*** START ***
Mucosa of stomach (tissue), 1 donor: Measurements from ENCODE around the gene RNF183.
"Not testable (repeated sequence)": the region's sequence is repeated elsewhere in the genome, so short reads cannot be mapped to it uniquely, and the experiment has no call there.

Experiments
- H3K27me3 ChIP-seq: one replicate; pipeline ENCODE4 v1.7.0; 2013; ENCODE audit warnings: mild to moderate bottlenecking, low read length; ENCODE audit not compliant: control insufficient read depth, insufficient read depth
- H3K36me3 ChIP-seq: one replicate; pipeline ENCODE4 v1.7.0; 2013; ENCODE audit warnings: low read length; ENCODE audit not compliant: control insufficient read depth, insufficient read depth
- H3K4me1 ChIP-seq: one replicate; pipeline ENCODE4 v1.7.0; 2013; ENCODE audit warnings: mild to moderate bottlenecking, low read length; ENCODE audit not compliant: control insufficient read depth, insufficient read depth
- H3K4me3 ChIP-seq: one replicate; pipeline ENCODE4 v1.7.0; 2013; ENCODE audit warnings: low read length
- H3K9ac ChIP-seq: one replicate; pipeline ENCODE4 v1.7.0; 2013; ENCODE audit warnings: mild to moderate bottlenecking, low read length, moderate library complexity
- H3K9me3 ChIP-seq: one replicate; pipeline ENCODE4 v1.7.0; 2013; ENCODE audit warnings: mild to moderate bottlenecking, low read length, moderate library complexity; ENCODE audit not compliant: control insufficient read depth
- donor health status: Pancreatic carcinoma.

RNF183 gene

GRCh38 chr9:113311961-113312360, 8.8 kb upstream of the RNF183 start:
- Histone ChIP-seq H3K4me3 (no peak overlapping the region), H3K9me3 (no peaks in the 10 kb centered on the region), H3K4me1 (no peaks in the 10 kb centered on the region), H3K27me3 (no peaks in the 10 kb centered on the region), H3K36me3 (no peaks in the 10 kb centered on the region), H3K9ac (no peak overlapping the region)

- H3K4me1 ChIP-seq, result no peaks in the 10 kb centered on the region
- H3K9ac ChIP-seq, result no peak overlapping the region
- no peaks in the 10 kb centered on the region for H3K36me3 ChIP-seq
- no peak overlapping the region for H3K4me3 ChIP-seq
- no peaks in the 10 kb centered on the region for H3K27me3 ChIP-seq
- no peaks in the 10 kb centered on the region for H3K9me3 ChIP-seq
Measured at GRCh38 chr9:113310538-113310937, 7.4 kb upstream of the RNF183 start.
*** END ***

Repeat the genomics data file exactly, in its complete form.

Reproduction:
Mucosa of stomach (tissue), 1 donor: Measurements from ENCODE around the gene RNF183.
"Not testable (repeated sequence)": the region's sequence is repeated elsewhere in the genome, so short reads cannot be mapped to it uniquely, and the experiment has no call there.

Experiments
- H3K27me3 ChIP-seq: one replicate; pipeline ENCODE4 v1.7.0; 2013; ENCODE audit warnings: mild to moderate bottlenecking, low read length; ENCODE audit not compliant: control insufficient read depth, insufficient read depth
- H3K36me3 ChIP-seq: one replicate; pipeline ENCODE4 v1.7.0; 2013; ENCODE audit warnings: low read length; ENCODE audit not compliant: control insufficient read depth, insufficient read depth
- H3K4me1 ChIP-seq: one replicate; pipeline ENCODE4 v1.7.0; 2013; ENCODE audit warnings: mild to moderate bottlenecking, low read length; ENCODE audit not compliant: control insufficient read depth, insufficient read depth
- H3K4me3 ChIP-seq: one replicate; pipeline ENCODE4 v1.7.0; 2013; ENCODE audit warnings: low read length
- H3K9ac ChIP-seq: one replicate; pipeline ENCODE4 v1.7.0; 2013; ENCODE audit warnings: mild to moderate bottlenecking, low read length, moderate library complexity
- H3K9me3 ChIP-seq: one replicate; pipeline ENCODE4 v1.7.0; 2013; ENCODE audit warnings: mild to moderate bottlenecking, low read length, moderate library complexity; ENCODE audit not compliant: control insufficient read depth
- donor health status: Pancreatic carcinoma.

RNF183 gene

GRCh38 chr9:113311961-113312360, 8.8 kb upstream of the RNF183 start:
- Histone ChIP-seq H3K4me3 (no peak overlapping the region), H3K9me3 (no peaks in the 10 kb centered on the region), H3K4me1 (no peaks in the 10 kb centered on the region), H3K27me3 (no peaks in the 10 kb centered on the region), H3K36me3 (no peaks in the 10 kb centered on the region), H3K9ac (no peak overlapping the region)

- H3K4me1 ChIP-seq, result no peaks in the 10 kb centered on the region
- H3K9ac ChIP-seq, result no peak overlapping the region
- no peaks in the 10 kb centered on the region for H3K36me3 ChIP-seq
- no peak overlapping the region for H3K4me3 ChIP-seq
- no peaks in the 10 kb centered on the region for H3K27me3 ChIP-seq
- no peaks in the 10 kb centered on the region for H3K9me3 ChIP-seq
Measured at GRCh38 chr9:113310538-113310937, 7.4 kb upstream of the RNF183 start.